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Julianna Margulies apologizes for saying Black people have been ‘brainwashed to hate Jews’

Margulies, who plays a lesbian character on “The Morning Show,” also shared outrage at Black and queer people for supporting Palestinians.
/ Source: NBC News

During a podcast interview on the war between Israel and Hamas, actor Julianna Margulies asserted that Black people should be completely supporting Israel but have been “brainwashed to hate Jews.”

The claims that are just going viral were delivered on a Nov. 21 episode of “The Back Room With Andy Ostroy,” a podcast described as a humorous and honest take on politics and pop culture. The conversation was on the war in the Gaza Strip and Ostroy brought up “The U.S. and the Holocaust,” a 2022 documentary by Ken Burns.

Margulies, who is Jewish, jumped on it. “It should be mandatory watching, especially for the Black community, if I may, because Hitler got his entire playbook from the Jim Crow South,” she said.  

Julianna Margulies
Julianna Margulies. Roy Rochlin / Getty Images file

Margulies, star of “The Good Wife” on CBS and Apple TV+’s “The Morning Show,” added: “The Nazis were watching how the Jim Crow South were treating slaves and said, ‘Oh, great call, let’s do that playbook. That’s what we’ll do to the Jews.’ Which is also why, in the Civil Rights Movement, the Jews were the ones that walked side by side with the Blacks to fight for their rights, because they know. And now the Black community isn’t embracing us and saying, ‘We stand with you the way you stood with us’?”

Margulies added that Jewish allies died for the cause of civil rights. But decades later, as the Israel-Hamas war ramps up, Democratic voters, and specifically Black voters, have been less emphatic about expressing support for Israelis versus Palestinians. 

“Where’s the history lesson in that? Who’s teaching these kids?” she asked. “Because the fact that the entire Black community isn’t standing with us, to me, says either they just don’t know, or they’ve been brainwashed to hate Jews. But when you’ve been marginalized so much as a community, the way I feel we have, isn’t that when you step up?”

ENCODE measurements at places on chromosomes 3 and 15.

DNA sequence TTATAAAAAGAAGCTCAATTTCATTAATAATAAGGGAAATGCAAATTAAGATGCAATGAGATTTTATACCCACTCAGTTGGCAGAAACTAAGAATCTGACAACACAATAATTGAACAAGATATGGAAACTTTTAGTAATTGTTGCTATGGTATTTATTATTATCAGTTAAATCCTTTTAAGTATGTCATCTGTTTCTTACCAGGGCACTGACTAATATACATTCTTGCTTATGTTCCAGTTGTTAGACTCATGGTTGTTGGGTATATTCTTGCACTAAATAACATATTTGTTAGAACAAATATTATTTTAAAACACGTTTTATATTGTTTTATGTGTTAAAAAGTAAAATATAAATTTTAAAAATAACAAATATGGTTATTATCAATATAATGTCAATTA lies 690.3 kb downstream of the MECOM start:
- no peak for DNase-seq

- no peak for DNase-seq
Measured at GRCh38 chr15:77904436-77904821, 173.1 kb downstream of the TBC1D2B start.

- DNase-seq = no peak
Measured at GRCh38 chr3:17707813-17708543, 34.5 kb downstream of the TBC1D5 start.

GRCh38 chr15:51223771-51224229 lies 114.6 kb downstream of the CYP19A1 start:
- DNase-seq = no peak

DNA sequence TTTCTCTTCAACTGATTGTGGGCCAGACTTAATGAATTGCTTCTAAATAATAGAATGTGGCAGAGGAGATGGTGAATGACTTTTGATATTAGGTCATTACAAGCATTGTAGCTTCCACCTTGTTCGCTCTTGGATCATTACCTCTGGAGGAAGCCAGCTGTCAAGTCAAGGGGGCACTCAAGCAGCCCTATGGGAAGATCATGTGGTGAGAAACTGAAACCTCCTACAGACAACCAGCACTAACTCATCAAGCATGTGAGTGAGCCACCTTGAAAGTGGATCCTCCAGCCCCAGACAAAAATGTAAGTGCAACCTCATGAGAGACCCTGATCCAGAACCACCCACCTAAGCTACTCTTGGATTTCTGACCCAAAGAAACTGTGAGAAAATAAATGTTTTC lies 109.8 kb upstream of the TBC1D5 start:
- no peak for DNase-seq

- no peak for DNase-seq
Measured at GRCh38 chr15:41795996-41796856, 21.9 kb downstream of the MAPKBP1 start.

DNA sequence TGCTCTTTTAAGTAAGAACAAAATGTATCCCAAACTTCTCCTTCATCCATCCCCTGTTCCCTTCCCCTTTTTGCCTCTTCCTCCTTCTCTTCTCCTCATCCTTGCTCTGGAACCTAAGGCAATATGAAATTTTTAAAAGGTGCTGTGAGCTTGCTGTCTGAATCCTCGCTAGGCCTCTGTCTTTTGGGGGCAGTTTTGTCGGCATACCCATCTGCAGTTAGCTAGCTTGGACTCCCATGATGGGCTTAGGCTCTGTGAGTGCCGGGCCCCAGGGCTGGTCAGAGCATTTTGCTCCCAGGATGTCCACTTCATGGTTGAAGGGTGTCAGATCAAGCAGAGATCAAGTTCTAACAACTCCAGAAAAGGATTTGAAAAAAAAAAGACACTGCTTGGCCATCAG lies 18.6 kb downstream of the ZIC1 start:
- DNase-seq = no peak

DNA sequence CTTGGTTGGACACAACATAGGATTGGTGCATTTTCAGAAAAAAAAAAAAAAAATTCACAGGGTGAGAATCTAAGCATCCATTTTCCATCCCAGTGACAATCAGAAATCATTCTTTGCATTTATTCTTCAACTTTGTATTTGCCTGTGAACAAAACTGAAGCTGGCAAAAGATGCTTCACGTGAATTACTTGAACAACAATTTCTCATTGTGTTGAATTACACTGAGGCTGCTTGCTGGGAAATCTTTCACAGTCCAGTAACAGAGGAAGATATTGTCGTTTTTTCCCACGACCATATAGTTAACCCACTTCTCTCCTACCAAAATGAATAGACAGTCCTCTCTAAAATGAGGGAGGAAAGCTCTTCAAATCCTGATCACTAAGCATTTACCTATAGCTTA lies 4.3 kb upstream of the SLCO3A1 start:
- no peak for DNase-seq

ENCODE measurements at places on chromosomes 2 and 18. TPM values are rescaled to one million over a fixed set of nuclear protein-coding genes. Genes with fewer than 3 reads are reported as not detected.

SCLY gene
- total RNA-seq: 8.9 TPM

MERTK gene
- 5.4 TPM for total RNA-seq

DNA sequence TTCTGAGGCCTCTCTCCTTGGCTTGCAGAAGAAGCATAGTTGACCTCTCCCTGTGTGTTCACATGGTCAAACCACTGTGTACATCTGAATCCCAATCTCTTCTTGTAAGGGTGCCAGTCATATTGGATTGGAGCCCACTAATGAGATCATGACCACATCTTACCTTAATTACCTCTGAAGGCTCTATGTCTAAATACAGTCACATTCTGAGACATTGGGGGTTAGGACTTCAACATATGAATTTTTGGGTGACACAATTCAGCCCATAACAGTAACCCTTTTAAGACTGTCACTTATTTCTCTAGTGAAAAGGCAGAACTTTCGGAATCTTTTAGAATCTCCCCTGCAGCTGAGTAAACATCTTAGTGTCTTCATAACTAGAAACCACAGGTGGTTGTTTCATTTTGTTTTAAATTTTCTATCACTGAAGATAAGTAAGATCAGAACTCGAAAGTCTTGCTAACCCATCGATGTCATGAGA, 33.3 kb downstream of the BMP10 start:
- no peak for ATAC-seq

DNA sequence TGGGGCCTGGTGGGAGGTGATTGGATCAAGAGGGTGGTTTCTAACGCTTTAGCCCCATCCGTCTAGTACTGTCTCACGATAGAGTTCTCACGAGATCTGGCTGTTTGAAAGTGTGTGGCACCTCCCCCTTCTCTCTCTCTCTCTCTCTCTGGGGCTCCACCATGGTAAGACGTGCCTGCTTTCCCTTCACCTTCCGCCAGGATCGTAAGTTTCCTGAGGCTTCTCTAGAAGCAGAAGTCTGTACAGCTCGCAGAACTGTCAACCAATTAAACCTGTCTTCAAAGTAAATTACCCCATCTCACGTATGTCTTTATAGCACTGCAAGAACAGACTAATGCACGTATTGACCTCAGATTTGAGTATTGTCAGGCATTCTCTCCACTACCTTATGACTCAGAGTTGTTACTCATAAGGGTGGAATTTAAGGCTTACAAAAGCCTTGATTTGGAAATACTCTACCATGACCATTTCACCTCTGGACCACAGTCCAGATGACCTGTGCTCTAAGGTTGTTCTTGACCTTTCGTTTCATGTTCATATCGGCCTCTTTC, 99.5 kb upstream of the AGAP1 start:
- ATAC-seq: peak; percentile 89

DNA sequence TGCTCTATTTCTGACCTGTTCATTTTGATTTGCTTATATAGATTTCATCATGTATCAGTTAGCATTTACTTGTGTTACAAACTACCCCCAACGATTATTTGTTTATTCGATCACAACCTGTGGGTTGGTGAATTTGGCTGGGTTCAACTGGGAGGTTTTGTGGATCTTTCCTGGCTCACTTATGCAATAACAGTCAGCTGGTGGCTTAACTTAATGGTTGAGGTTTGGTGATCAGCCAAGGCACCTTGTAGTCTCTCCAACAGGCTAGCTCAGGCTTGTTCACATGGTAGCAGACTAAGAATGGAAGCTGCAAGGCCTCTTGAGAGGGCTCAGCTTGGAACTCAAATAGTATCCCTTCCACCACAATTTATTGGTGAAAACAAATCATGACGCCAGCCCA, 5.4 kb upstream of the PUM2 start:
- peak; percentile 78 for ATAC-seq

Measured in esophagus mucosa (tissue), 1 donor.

She added that “this country would be in an uproar” if bus drivers had walked out, stranding about 900 area people from a Detroit-area Jewish group who were trying to attend a march for Israel in Washington, D.C., last month. “But because it happened to the Jews, for some reason, it’s laughable,” she said.

Margulies also mentioned a flyer for a screening of Black lesbian films on campus at Columbia University in October. A message shared with the flyer online read, “Zionists aren’t invited.” While doubling down on her messaging, the organizer of the event told the New York Post that it did not mean all Jewish people were disinvited.

“And as someone who plays a lesbian journalist on ‘The Morning Show,’ I am more offended by it as a lesbian than I am as a Jew, to be honest with you,” she said. “Because I wanna say to them, ‘You f---ing idiots. You don’t exist. Like, you’re even lower than the Jews. A, you’re Black, and B, you’re gay, and you’re turning your back against the people who support you?’ Because Jews, they rally around everybody.”

Margulies issued a statement apologizing for her words.

“I am horrified by the fact that statements I made on a recent podcast offended the Black and LGBTQIA+ communities, communities I truly love and respect,” Margulies said. “I want to be 100% clear: Racism, homophobia, sexism, or any prejudice against anyone’s personal beliefs or identity are abhorrent to me, full stop. Throughout my career I have worked tirelessly to combat hate of all kind, end antisemitism, speak out against terrorist groups like Hamas, and forge a united front against discrimination. I did not intend for my words to sow further division, for which I am sincerely apologetic.”

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